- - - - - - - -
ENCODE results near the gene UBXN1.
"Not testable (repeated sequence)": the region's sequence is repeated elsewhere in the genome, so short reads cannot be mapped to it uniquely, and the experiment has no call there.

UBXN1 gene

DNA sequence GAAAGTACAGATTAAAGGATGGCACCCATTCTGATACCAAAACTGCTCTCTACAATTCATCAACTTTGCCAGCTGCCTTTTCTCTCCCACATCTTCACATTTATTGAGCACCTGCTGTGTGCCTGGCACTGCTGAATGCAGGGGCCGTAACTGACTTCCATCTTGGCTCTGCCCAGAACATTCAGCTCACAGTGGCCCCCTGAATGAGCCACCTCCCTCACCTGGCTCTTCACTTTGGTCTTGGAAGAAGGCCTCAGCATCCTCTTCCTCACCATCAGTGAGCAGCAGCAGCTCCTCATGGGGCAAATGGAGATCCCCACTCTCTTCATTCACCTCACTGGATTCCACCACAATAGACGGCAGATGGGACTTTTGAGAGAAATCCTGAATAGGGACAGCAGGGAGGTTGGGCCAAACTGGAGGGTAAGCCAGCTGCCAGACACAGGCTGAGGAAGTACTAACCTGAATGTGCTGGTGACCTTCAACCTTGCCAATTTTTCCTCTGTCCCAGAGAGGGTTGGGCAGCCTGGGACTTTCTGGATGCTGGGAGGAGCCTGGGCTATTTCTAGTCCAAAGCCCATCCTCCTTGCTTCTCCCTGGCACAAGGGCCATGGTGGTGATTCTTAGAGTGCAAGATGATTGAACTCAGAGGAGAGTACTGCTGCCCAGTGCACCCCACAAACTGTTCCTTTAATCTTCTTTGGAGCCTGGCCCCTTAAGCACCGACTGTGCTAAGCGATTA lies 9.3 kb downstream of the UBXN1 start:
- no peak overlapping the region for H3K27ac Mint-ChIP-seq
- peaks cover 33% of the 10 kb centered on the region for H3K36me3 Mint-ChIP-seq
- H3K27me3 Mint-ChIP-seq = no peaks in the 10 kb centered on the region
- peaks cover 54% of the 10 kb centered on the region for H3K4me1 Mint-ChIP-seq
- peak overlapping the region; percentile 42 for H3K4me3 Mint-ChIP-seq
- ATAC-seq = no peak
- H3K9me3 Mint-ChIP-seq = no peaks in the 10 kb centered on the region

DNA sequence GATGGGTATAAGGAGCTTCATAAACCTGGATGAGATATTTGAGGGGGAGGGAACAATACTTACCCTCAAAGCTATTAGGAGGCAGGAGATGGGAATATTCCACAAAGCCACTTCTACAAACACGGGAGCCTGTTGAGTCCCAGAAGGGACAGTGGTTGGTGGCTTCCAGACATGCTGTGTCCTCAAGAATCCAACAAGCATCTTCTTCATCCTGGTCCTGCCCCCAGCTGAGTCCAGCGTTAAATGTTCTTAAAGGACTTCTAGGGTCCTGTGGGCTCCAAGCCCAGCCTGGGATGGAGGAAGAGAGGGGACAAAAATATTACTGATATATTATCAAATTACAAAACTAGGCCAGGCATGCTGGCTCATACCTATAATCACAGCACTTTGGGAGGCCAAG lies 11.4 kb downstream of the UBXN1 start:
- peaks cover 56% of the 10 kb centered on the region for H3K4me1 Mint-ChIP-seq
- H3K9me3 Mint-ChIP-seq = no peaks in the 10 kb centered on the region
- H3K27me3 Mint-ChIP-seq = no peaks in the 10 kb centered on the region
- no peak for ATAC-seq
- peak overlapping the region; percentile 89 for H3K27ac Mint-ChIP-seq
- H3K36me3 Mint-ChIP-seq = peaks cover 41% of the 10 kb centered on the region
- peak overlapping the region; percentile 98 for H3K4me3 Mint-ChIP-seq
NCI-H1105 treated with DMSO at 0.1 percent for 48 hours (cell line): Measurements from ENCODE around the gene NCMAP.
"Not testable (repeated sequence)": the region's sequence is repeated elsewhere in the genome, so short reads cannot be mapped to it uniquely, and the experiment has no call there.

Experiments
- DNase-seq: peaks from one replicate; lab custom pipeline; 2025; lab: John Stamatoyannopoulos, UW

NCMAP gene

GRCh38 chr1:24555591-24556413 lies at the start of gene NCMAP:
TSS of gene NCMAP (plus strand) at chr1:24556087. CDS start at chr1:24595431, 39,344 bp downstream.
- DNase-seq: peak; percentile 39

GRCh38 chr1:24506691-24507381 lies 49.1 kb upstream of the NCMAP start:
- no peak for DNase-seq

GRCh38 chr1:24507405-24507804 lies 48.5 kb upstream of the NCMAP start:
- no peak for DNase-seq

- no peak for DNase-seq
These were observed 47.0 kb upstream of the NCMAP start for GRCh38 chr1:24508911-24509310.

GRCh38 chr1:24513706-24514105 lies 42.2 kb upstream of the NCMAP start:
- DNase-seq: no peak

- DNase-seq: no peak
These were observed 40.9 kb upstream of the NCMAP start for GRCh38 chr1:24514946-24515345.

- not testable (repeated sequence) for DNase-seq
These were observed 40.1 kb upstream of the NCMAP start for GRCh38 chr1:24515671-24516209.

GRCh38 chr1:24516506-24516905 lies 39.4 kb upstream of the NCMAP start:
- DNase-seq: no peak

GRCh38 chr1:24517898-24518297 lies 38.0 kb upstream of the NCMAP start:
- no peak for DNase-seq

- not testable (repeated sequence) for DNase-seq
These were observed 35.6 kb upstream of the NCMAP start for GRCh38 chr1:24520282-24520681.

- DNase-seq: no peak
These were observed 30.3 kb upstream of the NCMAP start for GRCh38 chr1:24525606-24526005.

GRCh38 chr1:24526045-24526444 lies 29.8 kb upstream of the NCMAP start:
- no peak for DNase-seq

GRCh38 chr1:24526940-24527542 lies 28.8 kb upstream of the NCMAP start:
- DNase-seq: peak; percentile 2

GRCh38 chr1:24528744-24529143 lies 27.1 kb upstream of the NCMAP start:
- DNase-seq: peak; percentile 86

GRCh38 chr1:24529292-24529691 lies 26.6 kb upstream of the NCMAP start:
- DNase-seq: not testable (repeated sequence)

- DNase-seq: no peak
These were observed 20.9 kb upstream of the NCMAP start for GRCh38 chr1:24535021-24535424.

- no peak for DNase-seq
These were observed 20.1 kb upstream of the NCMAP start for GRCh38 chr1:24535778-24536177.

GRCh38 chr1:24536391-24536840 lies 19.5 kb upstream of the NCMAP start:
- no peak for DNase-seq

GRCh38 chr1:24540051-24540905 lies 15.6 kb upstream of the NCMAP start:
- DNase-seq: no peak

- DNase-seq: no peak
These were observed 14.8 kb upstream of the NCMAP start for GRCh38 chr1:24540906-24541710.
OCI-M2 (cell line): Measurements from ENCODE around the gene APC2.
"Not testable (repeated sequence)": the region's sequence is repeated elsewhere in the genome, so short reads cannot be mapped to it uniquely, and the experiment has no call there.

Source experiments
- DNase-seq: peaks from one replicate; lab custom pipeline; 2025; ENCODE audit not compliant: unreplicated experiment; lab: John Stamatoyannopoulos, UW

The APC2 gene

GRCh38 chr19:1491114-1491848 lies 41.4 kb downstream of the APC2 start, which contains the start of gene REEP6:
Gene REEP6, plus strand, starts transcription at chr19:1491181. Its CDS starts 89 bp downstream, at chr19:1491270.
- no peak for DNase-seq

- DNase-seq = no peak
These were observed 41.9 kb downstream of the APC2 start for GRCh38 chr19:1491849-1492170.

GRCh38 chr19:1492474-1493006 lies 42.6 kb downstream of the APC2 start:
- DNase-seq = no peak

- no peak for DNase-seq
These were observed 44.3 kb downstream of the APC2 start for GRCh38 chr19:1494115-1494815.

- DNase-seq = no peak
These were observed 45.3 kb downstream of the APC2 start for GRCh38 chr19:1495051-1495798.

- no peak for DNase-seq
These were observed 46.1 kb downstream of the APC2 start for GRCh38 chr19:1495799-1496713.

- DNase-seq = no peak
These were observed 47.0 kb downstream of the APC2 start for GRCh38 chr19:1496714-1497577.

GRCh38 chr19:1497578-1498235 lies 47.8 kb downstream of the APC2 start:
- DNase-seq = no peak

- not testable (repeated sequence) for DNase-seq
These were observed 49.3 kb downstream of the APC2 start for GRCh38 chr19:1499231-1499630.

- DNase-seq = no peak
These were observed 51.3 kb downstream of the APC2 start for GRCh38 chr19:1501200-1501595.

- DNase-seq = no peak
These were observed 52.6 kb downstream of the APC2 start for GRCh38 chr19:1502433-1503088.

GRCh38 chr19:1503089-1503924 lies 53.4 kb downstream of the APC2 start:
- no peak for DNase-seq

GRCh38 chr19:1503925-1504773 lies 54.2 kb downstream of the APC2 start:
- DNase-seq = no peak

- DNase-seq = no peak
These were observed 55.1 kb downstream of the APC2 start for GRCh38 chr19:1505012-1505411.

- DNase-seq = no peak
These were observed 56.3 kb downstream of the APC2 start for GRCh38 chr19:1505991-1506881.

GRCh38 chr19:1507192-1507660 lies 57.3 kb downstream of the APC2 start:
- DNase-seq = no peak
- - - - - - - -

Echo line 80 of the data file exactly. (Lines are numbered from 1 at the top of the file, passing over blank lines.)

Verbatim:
- DNase-seq = no peak